Braces for Good Graces

If you have misaligned teeth, you probably have difficulty pronouncing some words because of a lisp. Most malocclusions are corrected through braces. Braces pull, push, and adjust individual teeth to correct your bite. Kids and teenagers don’t like to wear braces because they’re often teased as “metal mouths” or “railroad faces.” The fact is that braces are still the best way to correct a lisp caused by misaligned teeth (Tips on how to get rid of a lisp).

The problem with braces is that they often cause a speech impediment, especially when the springs, bands and wires of a set of braces are adjusted every month. Every time the dentist adjusts your braces (or even dentures), you need to train yourself to talk and to eat properly. It may be quite painful at first, but remember not to go too far that you may end up with a mouth injury.

Most braces are used for orthodontic purposes, although some braces can be used as decorations. Braces are rather expensive, and you may need to take out a dental plan or cash in on dental insurance to pay for them.

Maintain Proper Posture

Most speech impediments are caused by problems in the mouth, but some impediments like stuttering and stammering are caused by bad posture. If you keep your back bent and hunch your shoulders over, you don’t allow enough air to exert pressure on your diaphragm or pass through your larynx (voice box). The best public speakers and orators often maintain proper speaking posture:

  • Stomach in
  • Chest out
  • Shoulders relaxed
  • Back straight
  • Feet steady.

Proper posture may seem too formal, but it is essential for correct pronunciation and diction. The proper standing and sitting posture means that you draw your voice not directly from the larynx, but from the diaphragm. You also relieve pressure on your larynx by relaxing your shoulders, which means that you would talk in your natural pitch. If you keep your feet flat and steady, you also give yourself a very stable vertical base to support your body when you talk.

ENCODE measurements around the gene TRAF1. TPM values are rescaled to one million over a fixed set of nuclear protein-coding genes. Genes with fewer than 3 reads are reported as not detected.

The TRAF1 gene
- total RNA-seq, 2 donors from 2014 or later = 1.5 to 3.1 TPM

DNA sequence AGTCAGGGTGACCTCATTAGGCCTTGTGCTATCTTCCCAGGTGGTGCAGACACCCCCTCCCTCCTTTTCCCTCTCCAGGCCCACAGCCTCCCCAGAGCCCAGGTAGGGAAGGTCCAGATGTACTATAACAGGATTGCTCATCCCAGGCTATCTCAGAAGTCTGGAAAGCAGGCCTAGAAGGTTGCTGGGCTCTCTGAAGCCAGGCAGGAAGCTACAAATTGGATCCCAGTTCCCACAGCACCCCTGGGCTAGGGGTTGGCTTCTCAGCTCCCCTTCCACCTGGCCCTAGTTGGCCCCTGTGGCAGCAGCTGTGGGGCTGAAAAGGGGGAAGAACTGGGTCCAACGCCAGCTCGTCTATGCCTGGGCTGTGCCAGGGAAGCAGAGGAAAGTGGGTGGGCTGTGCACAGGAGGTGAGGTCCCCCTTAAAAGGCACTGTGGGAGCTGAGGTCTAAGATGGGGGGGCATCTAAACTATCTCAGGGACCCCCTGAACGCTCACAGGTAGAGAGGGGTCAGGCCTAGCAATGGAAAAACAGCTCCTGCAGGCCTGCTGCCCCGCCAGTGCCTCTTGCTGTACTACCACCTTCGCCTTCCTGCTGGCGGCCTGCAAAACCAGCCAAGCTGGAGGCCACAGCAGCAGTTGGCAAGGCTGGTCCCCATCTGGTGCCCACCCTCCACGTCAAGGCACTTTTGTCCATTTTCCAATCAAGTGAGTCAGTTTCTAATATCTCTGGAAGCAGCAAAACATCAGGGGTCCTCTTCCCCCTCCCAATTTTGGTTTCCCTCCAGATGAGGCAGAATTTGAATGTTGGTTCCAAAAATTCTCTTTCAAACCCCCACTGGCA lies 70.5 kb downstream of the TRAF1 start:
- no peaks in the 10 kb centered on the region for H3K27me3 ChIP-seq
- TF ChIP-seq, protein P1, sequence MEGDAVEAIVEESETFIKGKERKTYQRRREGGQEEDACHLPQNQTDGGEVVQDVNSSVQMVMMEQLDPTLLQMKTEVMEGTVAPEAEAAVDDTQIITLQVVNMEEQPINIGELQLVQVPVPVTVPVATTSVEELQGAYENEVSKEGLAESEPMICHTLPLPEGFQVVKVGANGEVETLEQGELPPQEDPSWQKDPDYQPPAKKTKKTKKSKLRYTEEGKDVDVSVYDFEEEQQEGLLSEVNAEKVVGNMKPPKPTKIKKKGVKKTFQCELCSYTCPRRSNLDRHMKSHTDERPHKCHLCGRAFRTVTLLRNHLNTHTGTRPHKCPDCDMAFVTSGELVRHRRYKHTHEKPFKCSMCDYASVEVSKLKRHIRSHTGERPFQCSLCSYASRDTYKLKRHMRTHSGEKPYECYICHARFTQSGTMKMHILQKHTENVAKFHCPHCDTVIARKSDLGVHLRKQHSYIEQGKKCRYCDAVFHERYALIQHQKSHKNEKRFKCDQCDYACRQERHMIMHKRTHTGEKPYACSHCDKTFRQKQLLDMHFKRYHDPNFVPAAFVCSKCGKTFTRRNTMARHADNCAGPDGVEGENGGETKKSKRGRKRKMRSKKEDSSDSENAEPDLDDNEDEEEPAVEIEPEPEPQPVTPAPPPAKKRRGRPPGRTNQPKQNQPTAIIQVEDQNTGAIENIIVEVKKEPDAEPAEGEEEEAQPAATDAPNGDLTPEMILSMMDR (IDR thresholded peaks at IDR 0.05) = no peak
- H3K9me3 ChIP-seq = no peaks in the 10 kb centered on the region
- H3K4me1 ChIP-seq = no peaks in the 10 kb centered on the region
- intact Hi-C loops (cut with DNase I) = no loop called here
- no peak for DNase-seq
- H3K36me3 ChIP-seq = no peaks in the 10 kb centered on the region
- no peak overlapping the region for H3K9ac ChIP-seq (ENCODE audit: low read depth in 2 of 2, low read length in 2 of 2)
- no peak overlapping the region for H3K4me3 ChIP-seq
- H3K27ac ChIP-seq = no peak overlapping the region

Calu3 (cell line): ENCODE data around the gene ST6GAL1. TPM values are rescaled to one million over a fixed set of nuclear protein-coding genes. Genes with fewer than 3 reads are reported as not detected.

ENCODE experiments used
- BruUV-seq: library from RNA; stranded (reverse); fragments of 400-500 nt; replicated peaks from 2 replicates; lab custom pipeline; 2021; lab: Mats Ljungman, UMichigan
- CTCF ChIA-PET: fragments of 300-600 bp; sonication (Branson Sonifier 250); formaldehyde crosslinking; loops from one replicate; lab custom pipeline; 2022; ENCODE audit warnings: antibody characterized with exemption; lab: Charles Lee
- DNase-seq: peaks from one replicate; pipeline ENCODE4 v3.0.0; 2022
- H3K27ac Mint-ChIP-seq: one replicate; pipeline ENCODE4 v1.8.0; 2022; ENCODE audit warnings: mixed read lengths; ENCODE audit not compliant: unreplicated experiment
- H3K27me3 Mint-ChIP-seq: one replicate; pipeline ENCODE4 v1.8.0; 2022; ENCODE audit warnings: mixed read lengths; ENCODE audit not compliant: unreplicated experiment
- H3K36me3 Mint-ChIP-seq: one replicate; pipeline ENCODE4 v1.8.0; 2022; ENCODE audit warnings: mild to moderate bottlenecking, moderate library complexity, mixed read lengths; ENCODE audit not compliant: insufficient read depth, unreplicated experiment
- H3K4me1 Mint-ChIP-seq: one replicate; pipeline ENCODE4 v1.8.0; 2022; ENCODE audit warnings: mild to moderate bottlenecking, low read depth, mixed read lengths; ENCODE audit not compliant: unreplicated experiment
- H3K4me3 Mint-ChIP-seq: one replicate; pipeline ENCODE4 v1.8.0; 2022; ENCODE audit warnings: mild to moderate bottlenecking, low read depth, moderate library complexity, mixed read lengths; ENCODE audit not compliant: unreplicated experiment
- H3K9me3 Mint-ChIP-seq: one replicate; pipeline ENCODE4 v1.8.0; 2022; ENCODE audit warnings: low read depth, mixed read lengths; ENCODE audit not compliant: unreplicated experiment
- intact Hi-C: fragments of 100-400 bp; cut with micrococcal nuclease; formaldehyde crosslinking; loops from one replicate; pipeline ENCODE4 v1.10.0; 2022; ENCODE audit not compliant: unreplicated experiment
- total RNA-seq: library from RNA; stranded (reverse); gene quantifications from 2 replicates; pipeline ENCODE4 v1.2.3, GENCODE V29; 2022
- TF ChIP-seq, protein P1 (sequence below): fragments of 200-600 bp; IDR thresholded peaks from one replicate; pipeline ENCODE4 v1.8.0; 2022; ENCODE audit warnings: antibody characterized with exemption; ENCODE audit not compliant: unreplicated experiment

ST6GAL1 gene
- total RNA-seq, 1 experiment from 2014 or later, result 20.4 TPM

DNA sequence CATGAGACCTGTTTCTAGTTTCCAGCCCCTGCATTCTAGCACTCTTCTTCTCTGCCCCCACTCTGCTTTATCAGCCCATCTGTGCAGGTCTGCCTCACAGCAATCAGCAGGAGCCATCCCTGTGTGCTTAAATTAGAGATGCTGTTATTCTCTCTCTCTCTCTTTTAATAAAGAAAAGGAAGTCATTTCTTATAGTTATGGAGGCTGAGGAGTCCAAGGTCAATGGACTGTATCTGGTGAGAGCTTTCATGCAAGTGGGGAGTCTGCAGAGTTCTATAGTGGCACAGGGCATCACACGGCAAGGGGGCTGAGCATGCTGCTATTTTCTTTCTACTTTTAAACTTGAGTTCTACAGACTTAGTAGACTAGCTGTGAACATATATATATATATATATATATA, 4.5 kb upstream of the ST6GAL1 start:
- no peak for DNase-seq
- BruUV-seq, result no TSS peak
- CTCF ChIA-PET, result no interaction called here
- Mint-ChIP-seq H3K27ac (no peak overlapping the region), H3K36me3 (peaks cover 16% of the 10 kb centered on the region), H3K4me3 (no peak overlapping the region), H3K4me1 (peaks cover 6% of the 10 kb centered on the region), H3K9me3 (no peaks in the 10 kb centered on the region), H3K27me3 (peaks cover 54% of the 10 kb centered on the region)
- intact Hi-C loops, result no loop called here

Another great advantage to proper posture is that you look and feel good whenever you’re speaking, whether it’s a formal speaking engagement or a chat over lunch. Proper posture boosts your confidence, and tells people that you know what you’re talking about.

Try Speech Therapy

Psychologists and speech therapists can help you overcome your speech impediments if they are caused by emotional distress or learning disabilities. Speech therapy is very useful if you need to break out of your silence, and to talk about your problems, your frustrations, or your own personal tragedy.

Speech therapy is also very helpful for correcting your impediment; the therapist will point out the part of speech where you’re having problems, and will work with you to correct it. Private speech therapy sessions do not come cheap, although you can take out money from your personal health insurance policy if your coverage application allows it.

You don’t need to chew and garble on rocks like Demosthenes did to remove a speech impediment. With practice and dedication, you can get rid of a speech impediment and welcome confidence and eloquence into daily conversation. If you enjoy reading this article, you might as well read how to speak to a large group of people.

Click here for more information on how to get rid of a speech impediment.

About the author

Nicole Harding

6 Comments

  • For children with speech impediments, including preschoolers who are just learning to pronounce their words correctly, school districts (at least in California) provide free speech therapy services to children residing in their district who do attend or will attend school within the district. Early intervention makes a huge difference!

  • There must be other causes. I’m not retarded, nor do I have dyslexia or any of the other reasons given (I have been to a ortho and had braces). But I still have had a speech impediment since I was born.

  • Ive had a speech problem for most of my live and i can’t say any words with ‘r’s in them… but its not so bad… i would like more on how to get rid of it… 🙂